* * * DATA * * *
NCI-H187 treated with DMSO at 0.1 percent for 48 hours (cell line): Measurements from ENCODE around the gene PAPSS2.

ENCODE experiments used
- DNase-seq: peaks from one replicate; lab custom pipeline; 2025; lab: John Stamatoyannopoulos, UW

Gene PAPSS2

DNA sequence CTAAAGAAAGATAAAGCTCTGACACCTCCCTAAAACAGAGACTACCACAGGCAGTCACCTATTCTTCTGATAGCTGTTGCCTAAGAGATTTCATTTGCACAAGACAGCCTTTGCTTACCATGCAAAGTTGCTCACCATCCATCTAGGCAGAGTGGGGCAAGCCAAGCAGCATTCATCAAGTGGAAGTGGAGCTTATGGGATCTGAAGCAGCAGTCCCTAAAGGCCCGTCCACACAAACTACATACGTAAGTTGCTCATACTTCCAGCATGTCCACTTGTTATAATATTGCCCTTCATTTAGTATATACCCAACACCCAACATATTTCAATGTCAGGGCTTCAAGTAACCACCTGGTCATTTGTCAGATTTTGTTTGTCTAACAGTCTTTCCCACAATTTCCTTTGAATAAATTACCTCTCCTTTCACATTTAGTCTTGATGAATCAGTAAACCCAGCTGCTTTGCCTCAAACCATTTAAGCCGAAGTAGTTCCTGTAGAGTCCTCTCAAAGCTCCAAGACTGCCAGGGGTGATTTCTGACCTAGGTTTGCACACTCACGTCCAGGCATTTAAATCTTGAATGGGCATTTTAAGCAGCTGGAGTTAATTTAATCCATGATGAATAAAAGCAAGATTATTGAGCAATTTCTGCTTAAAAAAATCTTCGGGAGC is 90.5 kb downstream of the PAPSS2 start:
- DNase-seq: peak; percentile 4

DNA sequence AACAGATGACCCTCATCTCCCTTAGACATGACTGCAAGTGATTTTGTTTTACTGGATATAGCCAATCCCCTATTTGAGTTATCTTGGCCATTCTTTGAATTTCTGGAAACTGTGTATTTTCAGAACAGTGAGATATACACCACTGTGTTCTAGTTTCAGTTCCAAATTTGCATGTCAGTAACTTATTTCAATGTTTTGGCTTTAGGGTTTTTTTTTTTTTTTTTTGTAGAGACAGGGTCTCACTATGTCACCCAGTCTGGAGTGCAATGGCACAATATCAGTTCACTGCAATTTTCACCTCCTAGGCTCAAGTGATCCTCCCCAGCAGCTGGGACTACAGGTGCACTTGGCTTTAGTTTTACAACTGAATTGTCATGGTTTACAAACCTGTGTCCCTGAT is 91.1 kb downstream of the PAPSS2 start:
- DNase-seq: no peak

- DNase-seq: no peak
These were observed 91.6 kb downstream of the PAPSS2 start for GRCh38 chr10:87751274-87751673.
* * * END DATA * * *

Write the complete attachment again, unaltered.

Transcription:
NCI-H187 treated with DMSO at 0.1 percent for 48 hours (cell line): Measurements from ENCODE around the gene PAPSS2.

ENCODE experiments used
- DNase-seq: peaks from one replicate; lab custom pipeline; 2025; lab: John Stamatoyannopoulos, UW

Gene PAPSS2

DNA sequence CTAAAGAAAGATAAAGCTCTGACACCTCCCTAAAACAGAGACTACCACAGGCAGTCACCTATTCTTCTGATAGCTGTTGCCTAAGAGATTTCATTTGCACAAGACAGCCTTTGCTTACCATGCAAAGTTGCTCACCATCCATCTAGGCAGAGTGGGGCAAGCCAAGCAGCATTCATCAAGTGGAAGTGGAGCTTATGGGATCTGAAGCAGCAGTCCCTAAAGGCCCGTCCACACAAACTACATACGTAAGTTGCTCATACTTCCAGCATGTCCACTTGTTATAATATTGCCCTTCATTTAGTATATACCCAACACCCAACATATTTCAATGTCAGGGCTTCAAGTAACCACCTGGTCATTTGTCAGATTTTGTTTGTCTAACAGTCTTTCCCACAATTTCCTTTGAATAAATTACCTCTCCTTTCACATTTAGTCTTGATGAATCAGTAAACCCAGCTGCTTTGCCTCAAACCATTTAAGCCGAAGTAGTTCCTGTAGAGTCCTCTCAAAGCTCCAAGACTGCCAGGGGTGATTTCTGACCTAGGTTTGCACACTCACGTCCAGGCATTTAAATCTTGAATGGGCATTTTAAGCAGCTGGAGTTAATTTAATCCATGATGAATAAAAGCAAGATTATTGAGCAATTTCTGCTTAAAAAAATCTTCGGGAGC is 90.5 kb downstream of the PAPSS2 start:
- DNase-seq: peak; percentile 4

DNA sequence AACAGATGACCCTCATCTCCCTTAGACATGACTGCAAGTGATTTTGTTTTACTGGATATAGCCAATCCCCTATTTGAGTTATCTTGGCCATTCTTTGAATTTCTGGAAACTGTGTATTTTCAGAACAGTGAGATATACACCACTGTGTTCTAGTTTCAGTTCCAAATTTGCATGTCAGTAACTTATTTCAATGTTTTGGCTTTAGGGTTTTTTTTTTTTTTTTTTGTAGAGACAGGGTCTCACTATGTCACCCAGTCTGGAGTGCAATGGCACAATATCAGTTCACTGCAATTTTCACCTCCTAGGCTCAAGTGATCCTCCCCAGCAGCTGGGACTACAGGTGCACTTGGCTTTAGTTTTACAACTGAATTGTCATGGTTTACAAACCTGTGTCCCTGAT is 91.1 kb downstream of the PAPSS2 start:
- DNase-seq: no peak

- DNase-seq: no peak
These were observed 91.6 kb downstream of the PAPSS2 start for GRCh38 chr10:87751274-87751673.